An interesting paper about how contrails change the hydrological cycle in the atmosphere:

Schumann, U., Penner, J. E., Chen, Y., Zhou, C., & Graf, K. (2015). Dehydration effects from contrails in a coupled contrail–climate model. Atmospheric Chemistry and Physics, 15(19), 11179-11199.

Abstract. The uptake of water by contrails in ice-
supersaturated air and the release of water after ice particle
advection and sedimentation dehydrates the atmosphere at
flight levels and redistributes humidity mainly to lower lev-
The dehydration is investigated by coupling a plume-
scale contrail model with a global aerosol–climate model.
The contrail model simulates all the individual contrails
forming from global air traffic for meteorological conditions
as defined by the climate model. The computed contrail cir-
rus properties compare reasonably with theoretical concepts
and observations. The mass of water in aged contrails may
exceed 106​ times the mass of water emitted from aircraft.
Many of the ice particles sediment and release water in the
troposphere, on average 700 m below the mean flight lev-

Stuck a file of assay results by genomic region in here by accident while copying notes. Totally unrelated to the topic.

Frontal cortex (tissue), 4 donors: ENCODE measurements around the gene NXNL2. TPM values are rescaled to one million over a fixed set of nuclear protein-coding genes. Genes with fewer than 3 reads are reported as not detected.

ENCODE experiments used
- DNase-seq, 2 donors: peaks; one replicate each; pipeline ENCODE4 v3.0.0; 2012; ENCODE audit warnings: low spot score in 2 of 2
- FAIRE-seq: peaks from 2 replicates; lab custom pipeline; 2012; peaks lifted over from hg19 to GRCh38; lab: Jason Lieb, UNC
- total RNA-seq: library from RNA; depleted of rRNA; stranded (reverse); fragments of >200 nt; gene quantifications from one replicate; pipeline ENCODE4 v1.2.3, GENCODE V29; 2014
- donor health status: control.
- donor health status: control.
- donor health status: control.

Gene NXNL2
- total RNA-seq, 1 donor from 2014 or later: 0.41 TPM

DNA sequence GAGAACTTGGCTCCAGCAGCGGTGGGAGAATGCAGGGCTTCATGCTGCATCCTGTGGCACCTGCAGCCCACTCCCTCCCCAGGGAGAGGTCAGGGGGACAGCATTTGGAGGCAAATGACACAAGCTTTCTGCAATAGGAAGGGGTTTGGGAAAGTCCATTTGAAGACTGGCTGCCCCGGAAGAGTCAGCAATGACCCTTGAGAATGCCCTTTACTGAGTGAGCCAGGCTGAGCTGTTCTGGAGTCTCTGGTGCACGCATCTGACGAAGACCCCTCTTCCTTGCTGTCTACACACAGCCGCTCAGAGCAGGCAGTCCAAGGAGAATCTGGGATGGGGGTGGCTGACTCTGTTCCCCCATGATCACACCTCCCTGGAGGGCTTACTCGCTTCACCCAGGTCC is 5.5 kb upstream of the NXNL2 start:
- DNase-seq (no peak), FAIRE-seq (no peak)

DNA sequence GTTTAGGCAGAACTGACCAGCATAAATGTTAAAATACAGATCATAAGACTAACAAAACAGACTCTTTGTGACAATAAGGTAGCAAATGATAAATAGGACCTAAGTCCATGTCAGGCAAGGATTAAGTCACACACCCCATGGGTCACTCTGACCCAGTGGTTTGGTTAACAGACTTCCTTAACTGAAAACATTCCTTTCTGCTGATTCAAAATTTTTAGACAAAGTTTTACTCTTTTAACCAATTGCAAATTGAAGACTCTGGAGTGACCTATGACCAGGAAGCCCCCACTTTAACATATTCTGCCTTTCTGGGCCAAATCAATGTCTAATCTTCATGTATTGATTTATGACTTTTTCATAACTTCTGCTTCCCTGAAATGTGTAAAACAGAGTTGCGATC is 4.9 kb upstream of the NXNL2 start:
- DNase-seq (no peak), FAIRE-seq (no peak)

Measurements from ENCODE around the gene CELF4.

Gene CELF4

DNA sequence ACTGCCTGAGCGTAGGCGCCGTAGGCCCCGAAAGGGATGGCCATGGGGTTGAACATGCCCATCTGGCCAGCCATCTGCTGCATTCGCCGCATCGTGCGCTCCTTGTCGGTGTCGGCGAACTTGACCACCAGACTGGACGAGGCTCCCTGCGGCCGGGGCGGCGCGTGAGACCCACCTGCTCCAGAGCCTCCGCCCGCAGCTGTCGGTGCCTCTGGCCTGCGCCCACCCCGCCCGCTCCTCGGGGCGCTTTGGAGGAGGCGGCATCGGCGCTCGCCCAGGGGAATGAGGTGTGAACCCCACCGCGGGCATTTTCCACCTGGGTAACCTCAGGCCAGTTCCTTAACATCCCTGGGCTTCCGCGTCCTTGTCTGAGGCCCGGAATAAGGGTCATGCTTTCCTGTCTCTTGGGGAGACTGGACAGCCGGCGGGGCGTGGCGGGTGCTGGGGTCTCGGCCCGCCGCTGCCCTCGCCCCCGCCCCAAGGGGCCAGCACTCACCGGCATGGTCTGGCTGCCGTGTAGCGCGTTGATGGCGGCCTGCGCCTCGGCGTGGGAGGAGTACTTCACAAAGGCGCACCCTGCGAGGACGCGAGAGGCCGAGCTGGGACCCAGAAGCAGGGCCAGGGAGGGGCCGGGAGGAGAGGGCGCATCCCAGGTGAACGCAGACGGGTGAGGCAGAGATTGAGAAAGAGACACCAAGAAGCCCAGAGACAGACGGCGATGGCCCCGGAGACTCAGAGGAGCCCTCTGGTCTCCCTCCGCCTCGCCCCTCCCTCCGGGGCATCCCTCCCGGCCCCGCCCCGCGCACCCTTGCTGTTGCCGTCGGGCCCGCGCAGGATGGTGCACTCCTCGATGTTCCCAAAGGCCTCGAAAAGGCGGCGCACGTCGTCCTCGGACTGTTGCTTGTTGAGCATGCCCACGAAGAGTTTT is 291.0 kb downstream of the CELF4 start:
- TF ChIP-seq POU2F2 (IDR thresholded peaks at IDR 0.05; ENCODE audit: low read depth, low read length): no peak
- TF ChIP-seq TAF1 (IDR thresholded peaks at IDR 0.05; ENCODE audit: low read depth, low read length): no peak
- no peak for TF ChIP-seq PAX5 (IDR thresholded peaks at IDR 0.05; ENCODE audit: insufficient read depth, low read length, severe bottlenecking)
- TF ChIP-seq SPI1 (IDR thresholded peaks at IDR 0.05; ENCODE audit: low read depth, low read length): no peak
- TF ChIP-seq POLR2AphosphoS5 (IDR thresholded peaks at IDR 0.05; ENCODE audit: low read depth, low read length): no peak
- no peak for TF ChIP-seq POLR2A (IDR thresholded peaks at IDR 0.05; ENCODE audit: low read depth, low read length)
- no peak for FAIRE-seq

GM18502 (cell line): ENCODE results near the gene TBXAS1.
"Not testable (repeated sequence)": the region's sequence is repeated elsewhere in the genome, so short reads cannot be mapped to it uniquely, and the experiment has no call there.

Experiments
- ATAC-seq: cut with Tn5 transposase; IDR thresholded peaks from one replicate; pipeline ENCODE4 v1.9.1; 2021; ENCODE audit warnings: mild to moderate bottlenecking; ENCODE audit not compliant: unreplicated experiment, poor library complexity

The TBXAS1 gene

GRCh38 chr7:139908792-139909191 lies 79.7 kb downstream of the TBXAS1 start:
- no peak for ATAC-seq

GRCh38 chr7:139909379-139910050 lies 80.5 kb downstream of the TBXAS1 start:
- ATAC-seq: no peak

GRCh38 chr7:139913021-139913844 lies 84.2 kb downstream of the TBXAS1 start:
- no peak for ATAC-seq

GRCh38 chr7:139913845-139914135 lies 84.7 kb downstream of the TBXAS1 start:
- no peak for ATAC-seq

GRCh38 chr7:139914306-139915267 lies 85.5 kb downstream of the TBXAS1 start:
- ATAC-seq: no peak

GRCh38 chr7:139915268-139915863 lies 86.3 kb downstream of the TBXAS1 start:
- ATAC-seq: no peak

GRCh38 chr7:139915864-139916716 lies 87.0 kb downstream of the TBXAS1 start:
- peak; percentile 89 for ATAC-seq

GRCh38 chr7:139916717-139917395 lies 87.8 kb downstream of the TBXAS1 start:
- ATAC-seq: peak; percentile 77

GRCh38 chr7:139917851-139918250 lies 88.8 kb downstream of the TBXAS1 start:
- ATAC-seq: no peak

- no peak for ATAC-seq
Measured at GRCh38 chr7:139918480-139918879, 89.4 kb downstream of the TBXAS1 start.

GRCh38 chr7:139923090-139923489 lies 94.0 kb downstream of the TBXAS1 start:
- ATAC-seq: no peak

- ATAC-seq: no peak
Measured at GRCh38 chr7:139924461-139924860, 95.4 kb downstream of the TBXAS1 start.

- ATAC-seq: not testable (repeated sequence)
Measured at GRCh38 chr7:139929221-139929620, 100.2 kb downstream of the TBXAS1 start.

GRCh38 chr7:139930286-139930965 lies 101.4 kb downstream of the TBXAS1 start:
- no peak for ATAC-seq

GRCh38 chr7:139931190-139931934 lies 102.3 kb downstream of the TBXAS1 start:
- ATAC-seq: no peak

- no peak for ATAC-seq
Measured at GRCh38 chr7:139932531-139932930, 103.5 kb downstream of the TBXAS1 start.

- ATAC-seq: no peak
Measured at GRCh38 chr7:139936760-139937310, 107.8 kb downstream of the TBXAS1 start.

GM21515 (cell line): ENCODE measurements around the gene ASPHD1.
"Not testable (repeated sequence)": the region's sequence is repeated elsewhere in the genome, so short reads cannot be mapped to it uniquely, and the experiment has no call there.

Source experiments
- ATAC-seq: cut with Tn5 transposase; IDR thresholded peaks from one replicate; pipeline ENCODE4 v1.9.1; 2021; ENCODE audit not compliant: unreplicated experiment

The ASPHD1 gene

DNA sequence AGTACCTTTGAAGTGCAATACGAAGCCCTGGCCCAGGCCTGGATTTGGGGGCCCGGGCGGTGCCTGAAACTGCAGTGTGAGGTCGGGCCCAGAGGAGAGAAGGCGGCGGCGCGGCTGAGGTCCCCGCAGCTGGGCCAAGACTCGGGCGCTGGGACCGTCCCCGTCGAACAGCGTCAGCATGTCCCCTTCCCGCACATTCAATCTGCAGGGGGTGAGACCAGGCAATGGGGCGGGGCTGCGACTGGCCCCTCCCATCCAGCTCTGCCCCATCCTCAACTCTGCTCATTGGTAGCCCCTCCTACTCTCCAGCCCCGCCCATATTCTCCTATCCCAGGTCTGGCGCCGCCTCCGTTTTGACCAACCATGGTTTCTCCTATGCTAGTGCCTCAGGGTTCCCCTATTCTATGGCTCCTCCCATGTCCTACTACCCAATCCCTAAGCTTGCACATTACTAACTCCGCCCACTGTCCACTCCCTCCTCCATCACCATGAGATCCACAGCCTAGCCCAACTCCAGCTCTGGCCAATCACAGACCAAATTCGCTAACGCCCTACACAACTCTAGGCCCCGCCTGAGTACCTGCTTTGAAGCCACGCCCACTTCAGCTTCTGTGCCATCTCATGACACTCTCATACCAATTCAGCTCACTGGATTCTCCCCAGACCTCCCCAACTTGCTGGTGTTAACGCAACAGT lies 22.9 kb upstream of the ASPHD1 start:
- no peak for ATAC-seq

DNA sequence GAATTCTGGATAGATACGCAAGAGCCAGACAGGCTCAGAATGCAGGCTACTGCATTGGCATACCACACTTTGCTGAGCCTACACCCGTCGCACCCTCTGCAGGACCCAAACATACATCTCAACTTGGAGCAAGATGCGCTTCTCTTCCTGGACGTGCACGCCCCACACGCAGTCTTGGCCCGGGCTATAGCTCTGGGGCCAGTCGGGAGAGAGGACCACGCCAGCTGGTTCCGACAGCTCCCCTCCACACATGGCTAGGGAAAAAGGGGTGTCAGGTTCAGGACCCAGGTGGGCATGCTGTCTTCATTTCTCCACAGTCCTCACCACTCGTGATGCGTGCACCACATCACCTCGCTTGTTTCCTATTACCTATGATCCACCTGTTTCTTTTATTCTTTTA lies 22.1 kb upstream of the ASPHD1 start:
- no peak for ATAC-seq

Simulations with and without coupling are compared.
The drying at contrail levels causes thinner and longer-lived
with about 15 % reduced contrail radiative forc-
ing (RF). The reduced RF from contrails is on the order of
0.06 W m−2​, slightly larger than estimated earlier because of
higher soot emissions. For normal traffic, the RF from dehy-
dration is small compared to interannual variability. A case
with emissions increased by 100 times is used to overcome
statistical uncertainty. The contrails impact the entire hydro-
logical cycle in the atmosphere by reducing the total water
column and the cover by high- and low-level clouds.
For nor-
mal traffic, the dehydration changes contrail RF by positive
shortwave and negative longwave contributions on the order
of 0.04 W m−2, with a small negative net RF. The total net
RF from contrails and dehydration remains within the range
of previous estimates.
Content from External Source
It's interesting and counter-intuitive that the reduction in relative humidity causes longer-lived contrails. I think this is because in the drier air, ice particles grow slower, remain smaller, and therefore fall slower as well. But I guess this only applies if the RHi still remains above 100%.

The paper also states:
Falling ice particles may enhance pre-
cipitation from mixed-phase or warm clouds at lower alti-
tudes by increasing humidity and thus the liquid water con-
tent or by the Wegener–Findeisen–Bergeron process, both of
which are thought to increase the likelihood of precipitation